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Inside look at your child’s return to school in Kanawha County

Published: Sep. 1, 2020 at 6:51 PM EDT
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ST. ALBANS, W.Va. (WSAZ) - For many educators across the country, the summer break was very brief as they’ve spent the last several months preparing school buildings for the return of students.

WSAZ went on a walking tour of Lakewood Elementary in St. Albans to see what changes are being made.

“We have this one even lower for our little fellas so they can just get their hand sanitizer when they need to and it’s right at their level,” said Principal Kelly Haynes.

Hand sanitizing stations are located throughout the hallways; some have even been placed lower on the wall so that younger children can reach it.

Hallways have been labeled with tape to create one directional flow of traffic. There are also markings to ensure students are spaced 6 feet apart, and only one class at a time will be in the hallway.

“We know the other three students who have also sat at that same table, even though we’ve sanitized and have taken the appropriate precautions, we’re going to know which children have sat there,” Haynes said.

Many schools are making changes specifically to their cafeterias, where many worry is the biggest chance of exposure since students won’t be wearing masks while they eat. Lakewood Elementary is making sure the flow of traffic doesn’t pass by students who are already eating with their mask off.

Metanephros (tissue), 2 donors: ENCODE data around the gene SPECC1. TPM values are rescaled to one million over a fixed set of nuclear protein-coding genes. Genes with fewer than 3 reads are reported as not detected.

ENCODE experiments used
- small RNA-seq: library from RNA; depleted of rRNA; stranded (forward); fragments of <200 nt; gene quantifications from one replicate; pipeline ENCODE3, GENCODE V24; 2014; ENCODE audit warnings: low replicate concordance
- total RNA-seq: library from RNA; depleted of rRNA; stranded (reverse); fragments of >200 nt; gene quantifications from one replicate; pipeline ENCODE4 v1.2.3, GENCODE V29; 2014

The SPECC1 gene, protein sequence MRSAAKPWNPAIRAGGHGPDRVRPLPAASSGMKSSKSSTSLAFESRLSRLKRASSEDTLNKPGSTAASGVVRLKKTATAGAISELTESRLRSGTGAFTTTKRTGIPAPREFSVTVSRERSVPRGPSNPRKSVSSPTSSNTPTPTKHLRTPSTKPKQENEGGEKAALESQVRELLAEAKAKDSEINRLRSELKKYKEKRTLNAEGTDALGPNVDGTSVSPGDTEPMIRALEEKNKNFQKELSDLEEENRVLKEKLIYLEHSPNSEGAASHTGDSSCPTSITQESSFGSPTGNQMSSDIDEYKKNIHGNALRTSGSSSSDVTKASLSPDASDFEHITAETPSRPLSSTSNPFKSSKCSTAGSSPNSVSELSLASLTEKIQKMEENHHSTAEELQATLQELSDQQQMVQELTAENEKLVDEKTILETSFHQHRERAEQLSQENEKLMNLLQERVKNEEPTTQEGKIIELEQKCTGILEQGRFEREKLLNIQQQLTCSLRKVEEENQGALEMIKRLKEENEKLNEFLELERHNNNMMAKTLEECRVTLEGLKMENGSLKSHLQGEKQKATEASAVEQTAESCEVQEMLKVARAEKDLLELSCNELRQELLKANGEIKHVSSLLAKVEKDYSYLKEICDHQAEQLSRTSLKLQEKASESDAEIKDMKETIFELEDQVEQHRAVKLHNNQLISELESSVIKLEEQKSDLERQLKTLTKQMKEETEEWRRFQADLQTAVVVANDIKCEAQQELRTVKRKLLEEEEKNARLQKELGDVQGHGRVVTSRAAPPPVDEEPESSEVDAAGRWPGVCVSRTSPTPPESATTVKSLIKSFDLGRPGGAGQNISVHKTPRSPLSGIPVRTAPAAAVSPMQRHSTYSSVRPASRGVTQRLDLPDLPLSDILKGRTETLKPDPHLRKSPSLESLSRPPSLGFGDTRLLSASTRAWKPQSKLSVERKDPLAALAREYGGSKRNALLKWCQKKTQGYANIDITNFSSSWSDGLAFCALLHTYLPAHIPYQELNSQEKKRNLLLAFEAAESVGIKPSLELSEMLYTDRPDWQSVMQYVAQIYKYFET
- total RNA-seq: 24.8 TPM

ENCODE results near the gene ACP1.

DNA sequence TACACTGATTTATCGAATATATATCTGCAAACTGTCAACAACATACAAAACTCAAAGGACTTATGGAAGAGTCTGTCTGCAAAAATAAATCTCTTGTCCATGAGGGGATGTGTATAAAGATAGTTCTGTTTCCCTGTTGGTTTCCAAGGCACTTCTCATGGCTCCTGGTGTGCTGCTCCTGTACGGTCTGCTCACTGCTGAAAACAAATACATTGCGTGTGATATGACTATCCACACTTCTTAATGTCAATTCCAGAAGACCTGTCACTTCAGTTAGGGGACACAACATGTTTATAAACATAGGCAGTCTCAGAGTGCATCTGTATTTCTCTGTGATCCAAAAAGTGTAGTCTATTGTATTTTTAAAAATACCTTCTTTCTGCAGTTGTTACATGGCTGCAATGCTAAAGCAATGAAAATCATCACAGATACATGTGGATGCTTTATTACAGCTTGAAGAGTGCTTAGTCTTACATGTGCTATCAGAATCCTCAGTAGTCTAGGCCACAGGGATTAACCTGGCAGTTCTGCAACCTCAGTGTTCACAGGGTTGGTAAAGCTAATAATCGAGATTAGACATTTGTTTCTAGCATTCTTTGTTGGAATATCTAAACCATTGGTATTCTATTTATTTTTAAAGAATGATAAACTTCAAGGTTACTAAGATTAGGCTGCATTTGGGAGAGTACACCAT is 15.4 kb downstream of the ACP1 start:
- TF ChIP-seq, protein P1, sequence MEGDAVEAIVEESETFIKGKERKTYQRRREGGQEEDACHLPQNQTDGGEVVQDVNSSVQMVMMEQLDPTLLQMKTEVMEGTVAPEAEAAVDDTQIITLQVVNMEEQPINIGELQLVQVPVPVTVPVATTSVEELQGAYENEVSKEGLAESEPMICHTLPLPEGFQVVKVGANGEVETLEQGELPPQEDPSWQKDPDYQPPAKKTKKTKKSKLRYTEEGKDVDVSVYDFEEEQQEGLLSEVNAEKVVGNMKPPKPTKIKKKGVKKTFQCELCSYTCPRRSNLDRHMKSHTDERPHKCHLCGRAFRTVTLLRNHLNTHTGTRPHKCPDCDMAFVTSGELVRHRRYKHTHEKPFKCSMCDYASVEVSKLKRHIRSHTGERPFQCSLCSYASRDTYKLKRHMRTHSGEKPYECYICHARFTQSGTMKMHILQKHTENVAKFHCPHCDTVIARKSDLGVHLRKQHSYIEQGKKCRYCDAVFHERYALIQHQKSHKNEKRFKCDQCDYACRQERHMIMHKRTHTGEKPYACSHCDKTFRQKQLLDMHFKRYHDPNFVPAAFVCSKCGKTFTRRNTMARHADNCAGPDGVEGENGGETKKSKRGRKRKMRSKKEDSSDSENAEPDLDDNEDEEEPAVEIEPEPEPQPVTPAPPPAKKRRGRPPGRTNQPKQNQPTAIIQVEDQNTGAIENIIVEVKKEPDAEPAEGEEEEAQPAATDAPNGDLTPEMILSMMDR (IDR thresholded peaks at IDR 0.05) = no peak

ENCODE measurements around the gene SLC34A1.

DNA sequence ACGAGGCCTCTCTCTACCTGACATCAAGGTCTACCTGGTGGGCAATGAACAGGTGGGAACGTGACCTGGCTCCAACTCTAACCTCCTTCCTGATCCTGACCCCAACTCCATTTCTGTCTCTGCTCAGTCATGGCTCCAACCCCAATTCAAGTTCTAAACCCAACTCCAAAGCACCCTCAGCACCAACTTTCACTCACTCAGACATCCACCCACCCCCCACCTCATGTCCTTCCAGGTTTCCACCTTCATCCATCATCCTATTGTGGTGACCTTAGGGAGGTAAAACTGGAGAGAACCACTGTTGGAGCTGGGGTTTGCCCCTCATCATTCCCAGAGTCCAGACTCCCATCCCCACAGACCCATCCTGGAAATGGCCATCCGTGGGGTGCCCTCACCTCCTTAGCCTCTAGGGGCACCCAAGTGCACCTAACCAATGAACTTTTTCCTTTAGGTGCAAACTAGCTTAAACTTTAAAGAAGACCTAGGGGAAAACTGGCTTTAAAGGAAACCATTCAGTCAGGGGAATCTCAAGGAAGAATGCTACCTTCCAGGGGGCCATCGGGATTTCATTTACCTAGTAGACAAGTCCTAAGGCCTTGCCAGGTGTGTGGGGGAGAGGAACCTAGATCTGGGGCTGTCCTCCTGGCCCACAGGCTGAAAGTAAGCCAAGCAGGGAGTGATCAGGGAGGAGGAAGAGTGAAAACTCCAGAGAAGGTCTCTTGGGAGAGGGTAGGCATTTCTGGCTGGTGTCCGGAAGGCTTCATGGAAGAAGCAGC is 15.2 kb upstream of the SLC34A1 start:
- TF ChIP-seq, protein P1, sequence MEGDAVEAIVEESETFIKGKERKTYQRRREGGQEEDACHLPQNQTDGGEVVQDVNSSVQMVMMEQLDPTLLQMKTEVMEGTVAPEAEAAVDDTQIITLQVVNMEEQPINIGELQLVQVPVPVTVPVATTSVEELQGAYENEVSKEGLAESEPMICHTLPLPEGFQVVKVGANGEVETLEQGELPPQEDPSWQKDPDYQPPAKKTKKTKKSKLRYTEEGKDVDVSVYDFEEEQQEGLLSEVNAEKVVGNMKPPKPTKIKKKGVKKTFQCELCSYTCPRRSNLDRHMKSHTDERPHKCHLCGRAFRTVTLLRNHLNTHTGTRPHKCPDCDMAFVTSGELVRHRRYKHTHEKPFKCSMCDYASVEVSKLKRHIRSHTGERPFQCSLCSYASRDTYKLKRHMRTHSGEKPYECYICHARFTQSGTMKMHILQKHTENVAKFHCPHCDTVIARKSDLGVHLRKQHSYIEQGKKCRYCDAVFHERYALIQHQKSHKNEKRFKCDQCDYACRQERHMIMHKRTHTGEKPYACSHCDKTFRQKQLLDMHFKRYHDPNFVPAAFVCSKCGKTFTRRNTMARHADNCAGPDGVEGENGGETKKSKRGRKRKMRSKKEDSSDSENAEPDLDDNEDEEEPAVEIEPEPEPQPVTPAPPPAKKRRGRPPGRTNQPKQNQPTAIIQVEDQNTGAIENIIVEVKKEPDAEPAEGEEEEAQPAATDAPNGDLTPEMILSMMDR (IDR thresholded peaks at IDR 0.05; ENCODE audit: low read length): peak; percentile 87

Tables are set up socially distanced and an assigned seating chart will be followed to help with contract tracing, should a student contract the virus.

“A lot of kindergarten students don’t know how to open the Lunchable,” Haynes said. “Now I have an adult that has to open that and normally we would love to do that and it’s not a problem, but now I’m trying to eliminate any of that type of thing.”

Parents should place any tricky items in individual plastic bags or try and practice with their children to make sure they’re able to serve themselves.

Sharing learning tools will also be a thing of the past for kindergartners. Instead of learning stations, each student will be assigned a weekly plastic bin that will include their item.

“This child may have his Legos, those will be his Legos for the week,” Haynes said.

By keeping activities separated it’s easier to clean, sanitize and disinfect. For group projects, they’ve installed plexiglass dividers for classrooms.

“Students would still wear their mask and appropriate PPE but at least they could be a little closer together and collaborate and work,” Haynes said.

Open house this year was by appointment only, allowing teachers time to clean in between each family. This also gave virtual students an opportunity to meet their teacher before the start of the school year, test out their equipment and ask any questions.

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